Whatever our politics, we can respond to the “other side” of the spectrum in different ways. We can find new, clever phrases to mock or damn them, focusing on the stupidest comments of the stupidest among them. Lots of creative effort went into jokes about Trump’s hair, and Marjorie Greene has plucked the baton from Sarah Palin and is grabbing headlines by the bucketful.
Or we can indulge in long, reasoned commentary on issues that only concern enlightened souls, namely us, branding all who oppose our views as knuckle-dragging sexist/racist fascists, or as irretrievably-woke radical socialist pedophiles.
Or we can post photos of cats.
All sides assume that dialogue is a total waste of energy. Even suggesting dialogue marks one as a traitor to the cause or—just as bad—insufficiently committed. Of course I have my own candidates for dolt-of-the-week, and some are hopelessly gone to the Dark Side of money, power, or idee fixe. Sometimes words are wasted, though at times verbal laxative serves a purpose, invigorating the choir, sweeping you to power, or selling your best-seller. There are reasons why Bloviating is raised to a high art, while Listening is a starved foster child.
Our activists pride themselves on speaking Truth to Power, as if Power were listening. Meantime, the progressive tradition of the circular firing squad holds sway. We troll the Web for evidence of racism, sexism, white privilege; allies turn against one another and go in for the kill.
Granted, my “activism” is hardly boots-on-the-ground, but here’s a thought: No one will listen unless you convince them that you hear them. No words will get through. I had a five-year teaching career, thought myself good, but I was wrong: I was more focused on my inspired pontificating than on their learning. Only when I found my theatre audiences and engaged with them, did I reach the point of occasional communication.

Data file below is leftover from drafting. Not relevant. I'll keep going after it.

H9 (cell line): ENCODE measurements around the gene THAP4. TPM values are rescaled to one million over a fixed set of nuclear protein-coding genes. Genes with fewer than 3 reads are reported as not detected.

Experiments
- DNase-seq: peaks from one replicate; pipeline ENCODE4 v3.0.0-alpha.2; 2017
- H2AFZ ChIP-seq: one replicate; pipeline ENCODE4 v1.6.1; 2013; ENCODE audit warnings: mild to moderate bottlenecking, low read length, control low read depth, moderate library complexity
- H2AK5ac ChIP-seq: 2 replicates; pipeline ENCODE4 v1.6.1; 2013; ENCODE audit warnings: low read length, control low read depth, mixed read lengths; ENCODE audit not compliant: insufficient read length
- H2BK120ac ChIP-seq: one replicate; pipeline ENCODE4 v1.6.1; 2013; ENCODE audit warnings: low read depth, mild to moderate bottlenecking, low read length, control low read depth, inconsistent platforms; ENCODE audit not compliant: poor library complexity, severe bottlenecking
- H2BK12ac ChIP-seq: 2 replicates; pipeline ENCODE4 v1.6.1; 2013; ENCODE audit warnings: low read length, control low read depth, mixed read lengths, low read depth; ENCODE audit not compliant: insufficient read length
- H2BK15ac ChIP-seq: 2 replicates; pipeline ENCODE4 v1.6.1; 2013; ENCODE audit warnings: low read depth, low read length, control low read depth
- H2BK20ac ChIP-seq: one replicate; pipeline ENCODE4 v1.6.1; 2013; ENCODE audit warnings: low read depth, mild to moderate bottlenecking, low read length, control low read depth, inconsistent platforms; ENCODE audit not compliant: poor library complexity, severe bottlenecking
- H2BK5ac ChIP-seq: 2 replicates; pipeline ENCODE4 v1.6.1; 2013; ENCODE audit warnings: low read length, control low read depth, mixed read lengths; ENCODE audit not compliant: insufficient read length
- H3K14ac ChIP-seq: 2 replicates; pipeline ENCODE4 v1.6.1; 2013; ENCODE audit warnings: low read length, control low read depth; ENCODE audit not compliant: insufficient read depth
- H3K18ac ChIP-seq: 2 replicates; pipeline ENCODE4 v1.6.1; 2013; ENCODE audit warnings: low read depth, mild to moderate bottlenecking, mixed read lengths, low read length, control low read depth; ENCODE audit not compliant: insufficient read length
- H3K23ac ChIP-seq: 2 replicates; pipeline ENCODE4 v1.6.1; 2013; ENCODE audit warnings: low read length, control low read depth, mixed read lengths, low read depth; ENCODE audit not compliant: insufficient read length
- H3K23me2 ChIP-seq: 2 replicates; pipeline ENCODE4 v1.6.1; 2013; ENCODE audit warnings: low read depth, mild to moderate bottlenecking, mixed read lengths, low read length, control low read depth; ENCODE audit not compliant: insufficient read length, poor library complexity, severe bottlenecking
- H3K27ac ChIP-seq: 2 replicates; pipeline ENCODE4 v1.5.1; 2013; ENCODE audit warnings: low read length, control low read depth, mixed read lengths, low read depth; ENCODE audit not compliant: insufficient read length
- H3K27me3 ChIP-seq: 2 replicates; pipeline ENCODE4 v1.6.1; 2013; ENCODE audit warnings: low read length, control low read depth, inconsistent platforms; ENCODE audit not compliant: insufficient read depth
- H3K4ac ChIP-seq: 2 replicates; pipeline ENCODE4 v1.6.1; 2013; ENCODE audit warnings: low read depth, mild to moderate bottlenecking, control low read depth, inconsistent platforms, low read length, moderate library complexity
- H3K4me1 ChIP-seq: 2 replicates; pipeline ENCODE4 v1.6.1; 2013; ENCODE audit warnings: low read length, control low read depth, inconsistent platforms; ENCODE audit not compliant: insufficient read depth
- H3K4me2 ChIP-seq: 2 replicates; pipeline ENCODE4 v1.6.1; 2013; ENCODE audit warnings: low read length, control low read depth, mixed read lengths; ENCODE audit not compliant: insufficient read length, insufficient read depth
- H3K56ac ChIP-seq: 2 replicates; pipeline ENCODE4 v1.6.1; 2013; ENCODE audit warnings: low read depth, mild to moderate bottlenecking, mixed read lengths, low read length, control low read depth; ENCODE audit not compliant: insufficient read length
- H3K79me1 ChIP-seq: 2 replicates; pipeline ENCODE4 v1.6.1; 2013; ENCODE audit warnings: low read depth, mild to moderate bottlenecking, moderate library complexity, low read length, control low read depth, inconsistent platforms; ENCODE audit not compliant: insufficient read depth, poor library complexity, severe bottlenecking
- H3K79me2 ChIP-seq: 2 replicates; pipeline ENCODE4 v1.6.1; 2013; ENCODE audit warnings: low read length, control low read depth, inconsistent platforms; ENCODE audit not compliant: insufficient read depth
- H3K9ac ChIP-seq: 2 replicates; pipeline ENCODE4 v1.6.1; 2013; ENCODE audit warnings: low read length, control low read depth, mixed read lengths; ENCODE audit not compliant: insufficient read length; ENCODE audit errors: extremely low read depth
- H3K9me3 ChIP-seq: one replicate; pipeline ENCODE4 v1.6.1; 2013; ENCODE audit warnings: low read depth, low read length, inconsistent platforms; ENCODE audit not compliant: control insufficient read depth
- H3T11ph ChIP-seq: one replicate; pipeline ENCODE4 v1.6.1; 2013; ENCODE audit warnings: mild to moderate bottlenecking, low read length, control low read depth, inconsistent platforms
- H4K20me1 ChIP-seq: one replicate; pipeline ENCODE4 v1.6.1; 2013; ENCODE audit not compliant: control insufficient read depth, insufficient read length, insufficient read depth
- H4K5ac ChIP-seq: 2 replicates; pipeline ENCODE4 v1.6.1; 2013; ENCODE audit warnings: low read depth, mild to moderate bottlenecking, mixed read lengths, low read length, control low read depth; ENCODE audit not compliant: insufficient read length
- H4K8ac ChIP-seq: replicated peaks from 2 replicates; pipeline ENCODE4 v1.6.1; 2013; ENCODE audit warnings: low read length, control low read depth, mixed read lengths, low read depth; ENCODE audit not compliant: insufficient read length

Somewhat. I’ve always been focused on the stories I want to tell, not on stories that people want to hear. That’s a choice that’s limited my “entertainment” career and is disastrous for politicians. Listening is vital to military strategy: know your enemy. No frontal attack will succeed if the other army’s behind you. What’s their appeal? What need are they answering? In my view, for example, white supremacy isn’t a need, it’s an assumed nostrum to a much deeper need.
To me, TRIBE is the strongest driver in politics today: the need to belong. Whether it’s a pussy hat or MAGA cap or just a t-shirt saying Eat Shit and Die, we want to belong to something that gives us an identity. A lifelong Mormon or Catholic may cling to the ingrown identity of belonging, no matter what disagreements they have with ideology. Similarly, a person of any political persuasion will be hard to convince on the issues if it causes ruptures with their friends and colleagues: easier to change your mind than your tribe.
Or perhaps the answer was best stated by someone from our old neopagan group: Throw a better party! Do you really want to spend your time with depressing angry people or with people having fun? Rage is a great fuel for the first stage of the rocket, getting it off the ground, but probably not for the Starship Enterprise, which has farther to go.